A Repeated-Dose Evaluation of Use of a Pain Relieving Drug and Safety of OROS Hydromorphone HCI in Patients With Chronic Cancer Pain
The purpose of this repeated dose study is to develop recommended dosing information for initiation of therapy with OROS Hydromorphone HCI (slow release) in patients with chronic cancer pain converting from other strong oral or transdermal opioids. It will also assist in the development of a recommended starting dose by which patients can be titrated to an appropriate maintenance dose of OROS hydromorphone HCI (slow release). The safety profile for OROS Hydromorphone HCI (slow release) will also be evaluated.
This randomized (patients assigned to treatment by chance), single-blind (with respect to dose), open-label (patients know what study treatment, not dose, they are receiving) repeated dose study evaluating patients with chronic cancer pain was conducted in tandem (together) with a similar protocol in patients with chronic non-malignant pain. A total of 463 patients were enrolled and evaluated in these studies. Patients receiving chronic opioid therapy were converted to once daily OROS hydromorphone (slow release) using oral morphine equivalents. Supplementary immediate-release (IR) hydromorphone was provided for breakthrough pain. The dose of OROS hydromorphone (slow release) was escalated after every 2 days of therapy until no more than 3 doses of immediate-release (IR) hydromorphone were required in a 24-hour period. Once a patient could be maintained on a stable dose of OROS hydromorphone (slow release) for 3 consecutive days, the patient entered a 2-week maintenance phase. Patients who completed the study were eligible for participation in an OROS hydromorphone (slow release) long-term extension study, Study DO-109. The hypothesis is the 24-hour controlled-release form of oral hydromorphone may provide consistent pain relief, convenient dosing, and enhanced compliance while possibly decreasing the incidence of side effects associated with peak (high) and trough (low) fluctuations in plasma drug concentrations typically seen with immediate-release dosage formulations. Patients received OROS Hydromorphone HCI (slow release) at Visit 2,3, and 4 (either 8,16,32, and/or 64mg tablets) taken orally. OROS Hydromorphone HCI (slow release) doses were titrated after every two days of therapy as necessary until dose stabilization occured, followed by a two week Maintenance Therapy Phase.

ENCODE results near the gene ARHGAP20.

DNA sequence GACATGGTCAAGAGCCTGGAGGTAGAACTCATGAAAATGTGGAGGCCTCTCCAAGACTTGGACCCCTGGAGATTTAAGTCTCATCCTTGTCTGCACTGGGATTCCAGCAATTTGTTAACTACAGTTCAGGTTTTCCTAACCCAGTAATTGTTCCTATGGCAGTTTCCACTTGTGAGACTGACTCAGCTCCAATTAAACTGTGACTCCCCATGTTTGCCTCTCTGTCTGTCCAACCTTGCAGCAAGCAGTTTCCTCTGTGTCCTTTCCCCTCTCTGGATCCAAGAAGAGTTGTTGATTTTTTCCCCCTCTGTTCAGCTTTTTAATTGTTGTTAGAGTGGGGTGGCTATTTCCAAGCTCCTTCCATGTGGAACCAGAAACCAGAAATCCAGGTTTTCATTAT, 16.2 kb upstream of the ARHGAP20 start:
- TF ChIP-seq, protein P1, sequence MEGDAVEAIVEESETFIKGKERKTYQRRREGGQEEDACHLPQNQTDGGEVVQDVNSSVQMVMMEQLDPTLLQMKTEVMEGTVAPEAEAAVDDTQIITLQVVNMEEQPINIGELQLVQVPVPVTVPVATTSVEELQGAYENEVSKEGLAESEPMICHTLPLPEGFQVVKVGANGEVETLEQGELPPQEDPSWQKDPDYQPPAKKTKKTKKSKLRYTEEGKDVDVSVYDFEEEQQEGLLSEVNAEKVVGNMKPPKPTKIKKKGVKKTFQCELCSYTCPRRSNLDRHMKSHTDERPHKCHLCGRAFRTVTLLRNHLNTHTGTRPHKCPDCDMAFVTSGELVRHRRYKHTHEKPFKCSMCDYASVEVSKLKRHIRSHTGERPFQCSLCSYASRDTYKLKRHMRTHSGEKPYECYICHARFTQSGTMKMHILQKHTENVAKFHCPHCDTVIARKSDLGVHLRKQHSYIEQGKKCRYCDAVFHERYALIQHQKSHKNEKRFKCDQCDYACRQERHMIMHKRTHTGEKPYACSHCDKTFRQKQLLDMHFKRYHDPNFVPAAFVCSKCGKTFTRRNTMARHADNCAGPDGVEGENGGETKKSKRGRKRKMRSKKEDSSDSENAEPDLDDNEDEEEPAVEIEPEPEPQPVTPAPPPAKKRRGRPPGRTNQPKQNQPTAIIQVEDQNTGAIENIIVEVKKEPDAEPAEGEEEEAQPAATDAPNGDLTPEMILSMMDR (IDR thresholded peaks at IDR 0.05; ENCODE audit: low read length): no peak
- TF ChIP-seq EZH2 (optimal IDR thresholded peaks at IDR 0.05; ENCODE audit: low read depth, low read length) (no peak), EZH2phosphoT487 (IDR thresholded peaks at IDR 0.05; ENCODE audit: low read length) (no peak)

Allocation: Randomized, Endpoint Classification: Safety/Efficacy Study, Intervention Model: Single Group Assignment, Masking: Open Label, Primary Purpose: Treatment
OROS Hydromorphone HCI
Alza Corporation, DE, USA
Results (where available)
- Source: http://clinicaltrials.gov/show/NCT00411034
- Information obtained from ClinicalTrials.gov on July 15, 2010
Medical and Biotech [MESH] Definitions
Compounds with activity like OPIATE ALKALOIDS, acting at OPIOID RECEPTORS. Properties include induction of ANALGESIA or NARCOSIS.
A delta-selective opioid (ANALGESICS, OPIOID). It can cause transient depression of mean arterial blood pressure and heart rate.
An opioid analgesic made from MORPHINE and used mainly as an analgesic. It has a shorter duration of action than morphine.
Drugs that have principally analgesic, antipyretic, and anti-inflammatory actions. They do not bind to opioid receptors and are not classified under the Controlled Substances Act. (From Drug Evaluations Annual, 1992, p109)
A synthetic opioid that is used as the hydrochloride. It is an opioid analgesic that is primarily a mu-opioid agonist. It has actions and uses similar to those of MORPHINE. It also has a depressant action on the cough center and may be given to control intractable cough associated with terminal lung cancer. Methadone is also used as part of the treatment of dependence on opioid drugs, although prolonged use of methadone itself may result in dependence. (From Martindale, The Extra Pharmacopoeia, 30th ed, p1082-3)
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